HUANG JINSHU, A.K.A. HUANG KIN-CHEW (1967— )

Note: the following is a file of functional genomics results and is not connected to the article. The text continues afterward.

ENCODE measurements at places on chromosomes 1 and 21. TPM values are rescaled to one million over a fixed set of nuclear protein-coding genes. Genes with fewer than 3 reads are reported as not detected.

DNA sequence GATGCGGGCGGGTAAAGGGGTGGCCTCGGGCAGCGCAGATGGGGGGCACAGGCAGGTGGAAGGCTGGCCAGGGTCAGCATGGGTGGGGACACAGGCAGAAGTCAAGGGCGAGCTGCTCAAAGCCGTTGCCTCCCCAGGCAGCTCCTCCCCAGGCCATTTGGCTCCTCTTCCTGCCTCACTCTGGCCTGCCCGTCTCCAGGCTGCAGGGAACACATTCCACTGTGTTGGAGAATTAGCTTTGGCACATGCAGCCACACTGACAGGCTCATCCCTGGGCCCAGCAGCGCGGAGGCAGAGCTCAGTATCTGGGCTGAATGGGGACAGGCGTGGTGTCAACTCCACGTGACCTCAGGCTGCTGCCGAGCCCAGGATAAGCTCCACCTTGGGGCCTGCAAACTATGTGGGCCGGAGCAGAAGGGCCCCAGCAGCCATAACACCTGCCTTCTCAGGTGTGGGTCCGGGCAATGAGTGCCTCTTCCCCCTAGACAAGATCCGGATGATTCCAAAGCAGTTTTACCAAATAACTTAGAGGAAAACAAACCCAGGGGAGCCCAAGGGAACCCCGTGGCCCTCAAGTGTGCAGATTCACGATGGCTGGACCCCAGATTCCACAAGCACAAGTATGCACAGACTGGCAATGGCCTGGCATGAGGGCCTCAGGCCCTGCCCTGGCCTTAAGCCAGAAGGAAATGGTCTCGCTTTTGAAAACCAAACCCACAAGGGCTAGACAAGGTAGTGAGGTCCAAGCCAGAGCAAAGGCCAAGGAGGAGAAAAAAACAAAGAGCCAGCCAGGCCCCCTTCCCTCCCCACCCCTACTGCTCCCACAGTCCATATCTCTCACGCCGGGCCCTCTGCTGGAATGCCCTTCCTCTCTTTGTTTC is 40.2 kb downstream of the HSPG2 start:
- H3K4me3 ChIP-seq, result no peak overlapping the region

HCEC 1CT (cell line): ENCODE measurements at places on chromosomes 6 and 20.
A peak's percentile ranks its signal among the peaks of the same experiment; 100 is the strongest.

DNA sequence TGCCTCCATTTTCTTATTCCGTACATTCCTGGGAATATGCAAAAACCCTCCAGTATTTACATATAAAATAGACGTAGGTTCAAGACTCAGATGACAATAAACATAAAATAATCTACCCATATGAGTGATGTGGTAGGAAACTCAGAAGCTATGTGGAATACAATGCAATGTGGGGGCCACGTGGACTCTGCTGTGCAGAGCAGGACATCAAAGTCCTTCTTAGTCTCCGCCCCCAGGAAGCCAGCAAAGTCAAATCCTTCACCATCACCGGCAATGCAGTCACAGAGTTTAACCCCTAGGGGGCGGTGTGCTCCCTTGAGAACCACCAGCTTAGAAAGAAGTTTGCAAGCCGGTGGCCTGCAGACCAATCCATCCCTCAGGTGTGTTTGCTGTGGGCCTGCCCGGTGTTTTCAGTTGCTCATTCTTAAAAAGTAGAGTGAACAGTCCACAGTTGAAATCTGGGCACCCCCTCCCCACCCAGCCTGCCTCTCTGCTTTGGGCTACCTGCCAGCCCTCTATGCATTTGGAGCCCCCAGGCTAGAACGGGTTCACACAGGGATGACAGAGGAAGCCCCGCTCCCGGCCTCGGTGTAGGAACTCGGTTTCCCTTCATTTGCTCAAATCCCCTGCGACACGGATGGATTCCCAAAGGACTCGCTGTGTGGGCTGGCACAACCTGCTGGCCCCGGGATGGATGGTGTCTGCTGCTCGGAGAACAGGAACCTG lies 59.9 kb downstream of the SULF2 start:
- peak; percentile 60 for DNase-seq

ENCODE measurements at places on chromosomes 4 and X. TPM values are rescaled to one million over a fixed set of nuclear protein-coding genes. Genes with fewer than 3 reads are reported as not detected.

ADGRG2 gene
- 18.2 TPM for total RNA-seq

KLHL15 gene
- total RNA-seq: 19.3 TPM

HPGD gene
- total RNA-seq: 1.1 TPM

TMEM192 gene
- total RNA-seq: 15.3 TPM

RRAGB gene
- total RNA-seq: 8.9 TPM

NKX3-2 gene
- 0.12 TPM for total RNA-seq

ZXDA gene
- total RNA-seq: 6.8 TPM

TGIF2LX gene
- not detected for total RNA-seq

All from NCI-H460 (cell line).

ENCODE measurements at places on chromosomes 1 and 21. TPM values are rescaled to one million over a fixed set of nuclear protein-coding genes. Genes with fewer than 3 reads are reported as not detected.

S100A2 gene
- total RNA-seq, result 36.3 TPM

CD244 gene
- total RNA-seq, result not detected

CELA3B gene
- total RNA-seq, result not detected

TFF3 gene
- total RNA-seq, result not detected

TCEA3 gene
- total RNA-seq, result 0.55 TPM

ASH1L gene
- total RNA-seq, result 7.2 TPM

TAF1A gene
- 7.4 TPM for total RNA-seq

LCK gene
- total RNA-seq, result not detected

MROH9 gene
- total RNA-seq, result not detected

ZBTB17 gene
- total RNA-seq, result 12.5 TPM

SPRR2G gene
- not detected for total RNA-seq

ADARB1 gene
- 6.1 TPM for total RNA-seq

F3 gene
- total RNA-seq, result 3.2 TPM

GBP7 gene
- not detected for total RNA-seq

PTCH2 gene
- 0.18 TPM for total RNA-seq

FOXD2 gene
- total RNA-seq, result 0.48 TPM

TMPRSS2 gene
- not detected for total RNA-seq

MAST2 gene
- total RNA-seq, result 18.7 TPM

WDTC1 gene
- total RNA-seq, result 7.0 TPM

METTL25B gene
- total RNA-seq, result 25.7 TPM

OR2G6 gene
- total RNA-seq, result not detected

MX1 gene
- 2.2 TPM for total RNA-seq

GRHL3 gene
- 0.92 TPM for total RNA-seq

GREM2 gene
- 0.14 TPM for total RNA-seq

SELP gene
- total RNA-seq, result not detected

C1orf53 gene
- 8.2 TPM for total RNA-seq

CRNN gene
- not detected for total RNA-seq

HUANG JINSHU, A.K.A. HUANG KIN-CHEW (1967— ). Fiction and prose writer. One of the prominent Chinese-Malaysian writers, Huang Jinshu was born and raised in Malaysia. Like Li Yongping and Zhang Guixing, he went to study in Taiwan and launched his literary career there. He has made a name for himself as an innovative writer who challenges existing narrative techniques and as an unapologetically aggressive and sometimes impetuous critic. His fictional works are recognized for their sophisticated symbolism, allegory, and irony as well as elaborate narrative schemes. Some of his stories are set in the rainforest of Southeast Asia and others in metropolitan Taipei, both intersecting with the author’s sense of self-identity. Most notable are his portrayals of the Chinese immigrants in Malaysia and their struggle to maintain cultural and linguistic identities while trying to succeed in a foreign land. Huang’s fictional publications include Meng yu zhu yu liming (Dreams and Pigs and Dawn), Wu an ming (Black Dim Dark), You dao zhi dao (From Island to Island), Ke bei (Inscribed Back), and Tu yu huo (Earth and Fire). Fenshao (Setting on Fire), a collection of essays written over a span of 17 years (1989—2006) and published in 2007, expresses the author’s views on a wide variety of subjects, including history, culture, and self and nation. Huang’s scholarly publications include Huangyan huo zhenli de jiyi: dangdai Zhongwen xiaoshuo lun ji (The Art of Lies or Truth: Essays on Contemporary Chinese Language Literature) and Ma Hua wenxue yu zhongguoxing (Malaysian Chinese Literature and Chineseness).